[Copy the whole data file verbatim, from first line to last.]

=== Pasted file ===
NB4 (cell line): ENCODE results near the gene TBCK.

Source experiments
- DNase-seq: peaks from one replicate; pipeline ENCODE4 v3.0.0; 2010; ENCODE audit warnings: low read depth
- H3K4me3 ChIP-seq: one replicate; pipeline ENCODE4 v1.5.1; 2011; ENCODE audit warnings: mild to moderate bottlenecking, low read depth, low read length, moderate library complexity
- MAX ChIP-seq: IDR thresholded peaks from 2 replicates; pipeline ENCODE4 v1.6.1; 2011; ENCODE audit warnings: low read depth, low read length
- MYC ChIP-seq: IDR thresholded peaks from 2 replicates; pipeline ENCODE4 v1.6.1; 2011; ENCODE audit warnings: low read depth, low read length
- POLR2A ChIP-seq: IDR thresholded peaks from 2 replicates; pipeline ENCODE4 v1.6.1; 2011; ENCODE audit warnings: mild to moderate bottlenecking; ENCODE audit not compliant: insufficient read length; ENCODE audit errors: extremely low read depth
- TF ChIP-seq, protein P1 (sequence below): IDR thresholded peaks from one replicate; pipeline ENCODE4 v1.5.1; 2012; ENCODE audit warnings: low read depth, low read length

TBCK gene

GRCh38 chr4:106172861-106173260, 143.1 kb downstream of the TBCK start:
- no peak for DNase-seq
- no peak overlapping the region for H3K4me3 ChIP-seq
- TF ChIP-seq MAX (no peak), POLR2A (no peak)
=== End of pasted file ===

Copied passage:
NB4 (cell line): ENCODE results near the gene TBCK.

Source experiments
- DNase-seq: peaks from one replicate; pipeline ENCODE4 v3.0.0; 2010; ENCODE audit warnings: low read depth
- H3K4me3 ChIP-seq: one replicate; pipeline ENCODE4 v1.5.1; 2011; ENCODE audit warnings: mild to moderate bottlenecking, low read depth, low read length, moderate library complexity
- MAX ChIP-seq: IDR thresholded peaks from 2 replicates; pipeline ENCODE4 v1.6.1; 2011; ENCODE audit warnings: low read depth, low read length
- MYC ChIP-seq: IDR thresholded peaks from 2 replicates; pipeline ENCODE4 v1.6.1; 2011; ENCODE audit warnings: low read depth, low read length
- POLR2A ChIP-seq: IDR thresholded peaks from 2 replicates; pipeline ENCODE4 v1.6.1; 2011; ENCODE audit warnings: mild to moderate bottlenecking; ENCODE audit not compliant: insufficient read length; ENCODE audit errors: extremely low read depth
- TF ChIP-seq, protein P1 (sequence below): IDR thresholded peaks from one replicate; pipeline ENCODE4 v1.5.1; 2012; ENCODE audit warnings: low read depth, low read length

TBCK gene

GRCh38 chr4:106172861-106173260, 143.1 kb downstream of the TBCK start:
- no peak for DNase-seq
- no peak overlapping the region for H3K4me3 ChIP-seq
- TF ChIP-seq MAX (no peak), POLR2A (no peak)